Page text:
I have several rangefinder cameras for different film formats. All my *roids are rangefinters as well as 4x5 Graflex Crown Graphics. But this page is deducated to 35mm rangefinders.
Shooting 35mm rangefinder is special expirience. It is usially light weight and small size, perfect camera to carry around while walking/hiking and alike. It is also quiet and low profile camera. The advantages over the SLR include:
- Small Lenses (no mirror box)
- Quiet Operation (no mirror flip-flop)
- Slow Shutter Speeds can be used (no vibration from mirror flip-flop)
- Seeing Outside The Frame (so you can plan you shot before the object will be in the frame area)
- Rangefinder Accuracy (True for good rangefinders, they are very precise)
And of course it is a special way to see the picture. With SLR, you can see somithing like you future shot, the picture on ground glass. With rangefinder you see the object as you can see it with your eyes, unaltered. Very different way, more involving.
The camera on the picture is Canonet QL17 GIII. This is really famous camera. Canonets, different models, use to be very popular back in 60th/70th and production went high. Count for GIII is around 1.2 million copies. That is why they are so cheap now ($20-$100 on Ebay, depends on condition). GIII is the top camera of the line. Canon started making Canonets (not expensive high quality partially automated rangefinders, shutter-in the lens design) January l961.Here is all the data:
Camerapedia on Canonet GIII QL-17
I bought my first Canonet Feb 2004. Then, when the shutter has broke in 2005, I bought it again. Sometimes I use auto feature (shutter priority), but mostly shoot on manual.
The camera is highly recommended:
- Viewfinder is bright and big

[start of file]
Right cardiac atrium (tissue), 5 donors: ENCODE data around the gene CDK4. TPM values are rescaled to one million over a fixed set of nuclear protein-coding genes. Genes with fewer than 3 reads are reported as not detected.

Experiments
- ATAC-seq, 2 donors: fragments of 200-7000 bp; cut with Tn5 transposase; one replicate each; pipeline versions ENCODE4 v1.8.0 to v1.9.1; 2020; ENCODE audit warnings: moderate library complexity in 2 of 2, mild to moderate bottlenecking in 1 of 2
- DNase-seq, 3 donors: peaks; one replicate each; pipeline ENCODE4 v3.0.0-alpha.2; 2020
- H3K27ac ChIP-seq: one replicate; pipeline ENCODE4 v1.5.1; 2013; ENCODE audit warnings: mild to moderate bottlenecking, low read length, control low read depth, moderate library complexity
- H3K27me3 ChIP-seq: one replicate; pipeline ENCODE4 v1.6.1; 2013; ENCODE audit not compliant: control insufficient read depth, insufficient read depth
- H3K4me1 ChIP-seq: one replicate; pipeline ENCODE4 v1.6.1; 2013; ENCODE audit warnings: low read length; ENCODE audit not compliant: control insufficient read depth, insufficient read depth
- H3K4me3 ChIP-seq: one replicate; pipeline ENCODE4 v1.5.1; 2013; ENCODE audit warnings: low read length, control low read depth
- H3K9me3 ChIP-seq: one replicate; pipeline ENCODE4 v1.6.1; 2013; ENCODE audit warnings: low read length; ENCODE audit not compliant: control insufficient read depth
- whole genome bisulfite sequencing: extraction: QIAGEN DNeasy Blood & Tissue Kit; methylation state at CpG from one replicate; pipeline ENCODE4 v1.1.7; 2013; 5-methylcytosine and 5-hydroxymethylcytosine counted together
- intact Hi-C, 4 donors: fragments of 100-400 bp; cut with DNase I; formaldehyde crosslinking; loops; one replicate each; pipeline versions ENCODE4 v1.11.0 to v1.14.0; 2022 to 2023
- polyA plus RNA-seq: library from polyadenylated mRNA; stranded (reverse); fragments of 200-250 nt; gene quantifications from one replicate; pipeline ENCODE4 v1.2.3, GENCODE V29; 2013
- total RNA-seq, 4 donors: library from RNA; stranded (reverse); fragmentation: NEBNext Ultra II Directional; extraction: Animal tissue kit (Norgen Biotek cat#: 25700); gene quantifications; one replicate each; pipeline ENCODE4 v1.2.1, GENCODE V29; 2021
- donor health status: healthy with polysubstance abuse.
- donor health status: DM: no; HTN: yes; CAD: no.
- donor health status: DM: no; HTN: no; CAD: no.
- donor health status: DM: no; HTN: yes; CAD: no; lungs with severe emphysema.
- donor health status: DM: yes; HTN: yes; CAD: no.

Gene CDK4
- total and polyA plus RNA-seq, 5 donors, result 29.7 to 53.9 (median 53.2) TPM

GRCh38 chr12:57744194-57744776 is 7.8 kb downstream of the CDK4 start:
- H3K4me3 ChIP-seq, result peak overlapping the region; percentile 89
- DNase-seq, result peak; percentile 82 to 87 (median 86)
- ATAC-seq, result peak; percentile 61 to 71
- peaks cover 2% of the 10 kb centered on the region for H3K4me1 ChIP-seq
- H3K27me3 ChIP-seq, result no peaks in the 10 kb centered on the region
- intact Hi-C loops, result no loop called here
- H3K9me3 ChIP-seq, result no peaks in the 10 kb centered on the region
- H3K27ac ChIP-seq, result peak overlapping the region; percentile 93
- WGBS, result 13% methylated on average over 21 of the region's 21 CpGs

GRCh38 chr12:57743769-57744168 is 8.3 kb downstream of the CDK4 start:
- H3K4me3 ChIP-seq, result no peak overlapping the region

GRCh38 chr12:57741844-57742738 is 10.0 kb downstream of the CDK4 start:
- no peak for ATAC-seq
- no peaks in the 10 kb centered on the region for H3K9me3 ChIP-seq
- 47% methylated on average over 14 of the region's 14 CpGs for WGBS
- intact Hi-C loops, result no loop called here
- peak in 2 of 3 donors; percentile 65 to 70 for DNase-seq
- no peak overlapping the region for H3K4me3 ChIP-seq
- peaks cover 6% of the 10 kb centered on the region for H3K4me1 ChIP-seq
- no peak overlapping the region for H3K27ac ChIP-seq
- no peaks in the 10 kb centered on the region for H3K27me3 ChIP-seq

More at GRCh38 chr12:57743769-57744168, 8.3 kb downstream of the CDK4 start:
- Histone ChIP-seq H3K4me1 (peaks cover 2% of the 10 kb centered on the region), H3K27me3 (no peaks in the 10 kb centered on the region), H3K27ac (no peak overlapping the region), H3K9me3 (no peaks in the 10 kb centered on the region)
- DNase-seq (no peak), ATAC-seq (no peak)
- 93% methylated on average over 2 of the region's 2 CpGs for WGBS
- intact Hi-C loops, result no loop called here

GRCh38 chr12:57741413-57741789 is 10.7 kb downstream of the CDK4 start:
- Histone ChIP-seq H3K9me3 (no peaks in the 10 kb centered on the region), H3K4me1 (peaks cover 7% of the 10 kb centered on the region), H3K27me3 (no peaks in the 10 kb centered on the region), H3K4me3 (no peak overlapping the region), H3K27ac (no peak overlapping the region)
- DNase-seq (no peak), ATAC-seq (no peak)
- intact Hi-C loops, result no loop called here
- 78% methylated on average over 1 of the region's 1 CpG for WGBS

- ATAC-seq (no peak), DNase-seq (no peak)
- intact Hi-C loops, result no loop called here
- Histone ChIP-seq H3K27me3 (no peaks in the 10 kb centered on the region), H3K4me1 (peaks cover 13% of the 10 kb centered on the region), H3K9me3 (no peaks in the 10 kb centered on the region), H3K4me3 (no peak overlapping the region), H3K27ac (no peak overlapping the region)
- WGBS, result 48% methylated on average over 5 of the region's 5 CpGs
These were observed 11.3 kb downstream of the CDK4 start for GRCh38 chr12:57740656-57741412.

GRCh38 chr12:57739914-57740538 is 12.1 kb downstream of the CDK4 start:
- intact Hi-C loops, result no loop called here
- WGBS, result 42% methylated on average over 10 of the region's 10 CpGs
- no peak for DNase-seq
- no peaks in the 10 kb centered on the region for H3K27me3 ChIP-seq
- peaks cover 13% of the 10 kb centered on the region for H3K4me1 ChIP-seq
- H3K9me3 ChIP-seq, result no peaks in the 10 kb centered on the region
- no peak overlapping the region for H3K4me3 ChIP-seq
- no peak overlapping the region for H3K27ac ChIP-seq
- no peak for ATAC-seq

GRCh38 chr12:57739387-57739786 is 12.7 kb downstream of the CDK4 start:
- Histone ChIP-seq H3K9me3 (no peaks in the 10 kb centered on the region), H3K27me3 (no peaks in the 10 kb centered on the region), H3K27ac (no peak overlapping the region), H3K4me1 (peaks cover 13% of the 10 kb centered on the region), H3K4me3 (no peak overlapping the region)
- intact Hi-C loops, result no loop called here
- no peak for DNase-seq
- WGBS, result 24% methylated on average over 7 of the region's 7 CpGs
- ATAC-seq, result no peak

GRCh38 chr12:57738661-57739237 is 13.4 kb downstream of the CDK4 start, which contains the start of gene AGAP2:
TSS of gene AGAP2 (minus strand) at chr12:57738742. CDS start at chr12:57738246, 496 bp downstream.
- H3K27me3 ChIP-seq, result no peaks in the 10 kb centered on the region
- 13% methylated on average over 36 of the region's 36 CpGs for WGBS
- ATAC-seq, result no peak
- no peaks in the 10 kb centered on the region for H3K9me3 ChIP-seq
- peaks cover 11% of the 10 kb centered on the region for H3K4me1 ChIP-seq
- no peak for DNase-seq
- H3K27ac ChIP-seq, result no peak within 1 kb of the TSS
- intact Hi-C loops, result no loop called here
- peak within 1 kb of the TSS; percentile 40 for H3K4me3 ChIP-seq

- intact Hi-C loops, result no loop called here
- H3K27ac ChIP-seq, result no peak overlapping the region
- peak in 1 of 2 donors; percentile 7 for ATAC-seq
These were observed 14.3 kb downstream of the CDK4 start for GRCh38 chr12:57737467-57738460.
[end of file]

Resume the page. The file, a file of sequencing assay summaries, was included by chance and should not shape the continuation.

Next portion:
- Shutter is quiet
- 40mm F1.7 lens is super sharp
- Rangefinder itself is a top-notch
- QL stans for "Quick Load" feature
Of course it is an old camera, it could develop some problems (mostly shutter). But it always can be replaced. It is a shame not to have one in your bag.
Voihtlander Cosina Bessa L with Color Scopar 21mm
(This camera technically is not rangefinder; it has scale focusing)
Nikon S with 50mm 1.4 Nikkor lens rangefinder born free in occupied Japan in 1952.
This is a gift from a friend; his father brought this camera from Japan in 50s.
The camera spent 20+ years in Florida home's garage;
right now its in non-working condition but I am dedicated to restore it back to life and use.
See more on the camera here
This is Revere Eye-Matic EE 127 rangefinder camera. It had been in production in late 50s.
It had targeted the amateur market segment and lost competition to less expensive cameras.
It is easy to use, has one-stroke shutter, bright rangefinder and automatic frame counter.
The lens is not bad at all, but the 2-blade aperture opening has strange form and background bokeh can be rough.
See the more on the camera >here<
"Catch!" Fishing from the Key Biscayne bridge. I used Ilford XP2 Super film in Canonet QL17 GIII camera.
Sunrise Baloon Race, Tamiami airport in Miami. Ilford XP2 Super film in Canonet QL17 GIII camera